Sunday, May 19, 2013

A few words on Purbeck Marble

Today's research snippet.
Purbeck Marble - in brief
Purbeck columns at the Temple Church
Purbeck marble was a highly prized building material in the 11th through to 16th centuries, with its heyday in the 12th and 13th.
It can only be obtained from one place and that's land in the area of Corfe on the Isle of Purbeck in south-eastern Dorset.  It's not a marble technically speaking, but actually a polishable limestone and his characterised by tightly packed fossil shells of the water snail viviparus carinfer.  It comes in a variety of shades including blue-grey, red-brown and green.  The vein of this limestone is between 18 and 24 inches thick and was worked from the surface.
Thousands of architectural objects have been fashioned by Purbeck  stone, including columns at the Temple Church, William Marshal's effigy, and a magnificent fountain that used to stand outside the private apartments at the palace of Westminster.  Henry of Blois, Bishop of Winchester and brother to King Stephen, used Purbeck for wall shafts, capitals and bases at Wolvesey Palace in the mid 12thc and also for elaborate colonnettes at Hyde Abbey.
Working the marble is tricky because of its denseness and required expert workers in the craft.  Such craftsmen worked in the Purbeck area itself, and in London.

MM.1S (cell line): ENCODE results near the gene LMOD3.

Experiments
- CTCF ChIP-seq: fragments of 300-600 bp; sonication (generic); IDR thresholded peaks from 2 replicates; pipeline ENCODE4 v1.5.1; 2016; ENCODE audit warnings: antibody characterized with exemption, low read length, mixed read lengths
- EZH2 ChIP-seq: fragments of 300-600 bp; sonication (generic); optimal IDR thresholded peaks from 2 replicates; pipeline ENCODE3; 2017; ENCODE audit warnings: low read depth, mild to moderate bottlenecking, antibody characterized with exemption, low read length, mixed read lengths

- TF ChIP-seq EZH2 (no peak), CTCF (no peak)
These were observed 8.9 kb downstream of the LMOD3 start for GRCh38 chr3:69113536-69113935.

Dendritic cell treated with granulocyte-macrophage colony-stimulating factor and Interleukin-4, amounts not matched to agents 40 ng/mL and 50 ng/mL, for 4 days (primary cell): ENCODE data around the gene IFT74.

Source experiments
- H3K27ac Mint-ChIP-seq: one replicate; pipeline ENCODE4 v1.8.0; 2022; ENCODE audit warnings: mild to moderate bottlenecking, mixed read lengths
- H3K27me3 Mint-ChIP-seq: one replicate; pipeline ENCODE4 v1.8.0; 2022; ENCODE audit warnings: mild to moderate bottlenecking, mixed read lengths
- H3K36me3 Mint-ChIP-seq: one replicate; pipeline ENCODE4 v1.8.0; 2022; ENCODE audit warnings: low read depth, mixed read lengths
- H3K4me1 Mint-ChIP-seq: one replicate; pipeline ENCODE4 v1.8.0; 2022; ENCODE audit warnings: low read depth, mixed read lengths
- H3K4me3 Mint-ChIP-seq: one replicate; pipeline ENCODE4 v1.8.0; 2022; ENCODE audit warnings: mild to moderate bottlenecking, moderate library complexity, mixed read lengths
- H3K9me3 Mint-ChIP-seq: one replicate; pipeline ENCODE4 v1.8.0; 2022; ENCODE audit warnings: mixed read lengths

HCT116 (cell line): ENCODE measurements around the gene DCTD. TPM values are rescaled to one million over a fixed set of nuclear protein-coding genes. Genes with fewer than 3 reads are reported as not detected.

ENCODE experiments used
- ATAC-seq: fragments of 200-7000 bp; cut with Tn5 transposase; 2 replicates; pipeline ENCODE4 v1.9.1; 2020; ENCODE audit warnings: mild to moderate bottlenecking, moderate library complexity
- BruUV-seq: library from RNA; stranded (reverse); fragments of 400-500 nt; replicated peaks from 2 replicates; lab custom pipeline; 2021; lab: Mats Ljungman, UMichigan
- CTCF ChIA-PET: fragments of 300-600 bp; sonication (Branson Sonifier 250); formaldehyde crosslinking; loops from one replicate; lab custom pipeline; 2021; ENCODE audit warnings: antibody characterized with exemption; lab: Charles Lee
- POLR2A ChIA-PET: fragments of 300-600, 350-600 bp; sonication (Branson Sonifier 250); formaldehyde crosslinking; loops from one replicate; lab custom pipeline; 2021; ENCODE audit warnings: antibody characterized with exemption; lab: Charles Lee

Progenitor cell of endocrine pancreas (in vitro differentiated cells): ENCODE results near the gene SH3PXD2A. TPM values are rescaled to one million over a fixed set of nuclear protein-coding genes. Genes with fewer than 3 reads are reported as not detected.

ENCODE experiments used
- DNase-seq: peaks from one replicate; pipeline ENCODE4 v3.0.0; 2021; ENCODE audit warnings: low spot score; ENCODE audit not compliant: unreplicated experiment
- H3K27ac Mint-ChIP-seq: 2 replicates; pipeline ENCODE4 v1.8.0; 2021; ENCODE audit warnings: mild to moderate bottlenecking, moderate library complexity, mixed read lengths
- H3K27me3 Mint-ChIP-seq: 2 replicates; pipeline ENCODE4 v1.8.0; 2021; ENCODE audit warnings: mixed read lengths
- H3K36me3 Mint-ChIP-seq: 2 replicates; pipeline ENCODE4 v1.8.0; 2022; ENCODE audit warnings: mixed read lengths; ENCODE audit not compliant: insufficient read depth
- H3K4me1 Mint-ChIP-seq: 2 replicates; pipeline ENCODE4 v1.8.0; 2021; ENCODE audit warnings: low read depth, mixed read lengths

One of the reasons for the success of Purbeck was the coastal location which made transportation easy.  Columns were shipped up to Durham Cathedral in 1175.  Capitals and bases went to Norwich, to Westminster, to Vale Royal.  In 1375, a ship called The Margarite out of Wareham was listed as transporting cargoes of Purbeck to London, including two high tombs for the Earl of Arundel and a large slab for the Bishop of Winchester.  In 1386 the same ship took Purbeck from Dorset to London intended for the tomb of Edward III.
Tomb of King John: Worcester cathedral
The London crafstmen originally came from Corfe but settled in their own community in the capital.  The biggest influx seems to have come with the requirement for building and beautifying at Westminster Abbey instigated by Henry III in 1245.  By 1253 there were 49 marblers on the site all cutting and polishing the marble blocks and shafts.  There were probably also centres of marbling at other great ecclesiastical sites - Salisbury cathedral for example, which was sending worked marble to Southampton in 1231-2.
The most successful Purbeck items for the mass market in its 12th and 13thc must-have period were tomb slabs and effigies. William Marshal as aforementioned, Henry Bishop of Winchester, King John, Hubert Walter, Archbishop of Canterbury.
Later on, Purbeck continued to be in high demand when funeral brass effigies became the rage, and the marble was used as the background slab.  It was still also being  used for panelled tomb chests and large, canopied wall tombs.
Today it's no longer quarried on the former sites except for specialist projects such as restoration.

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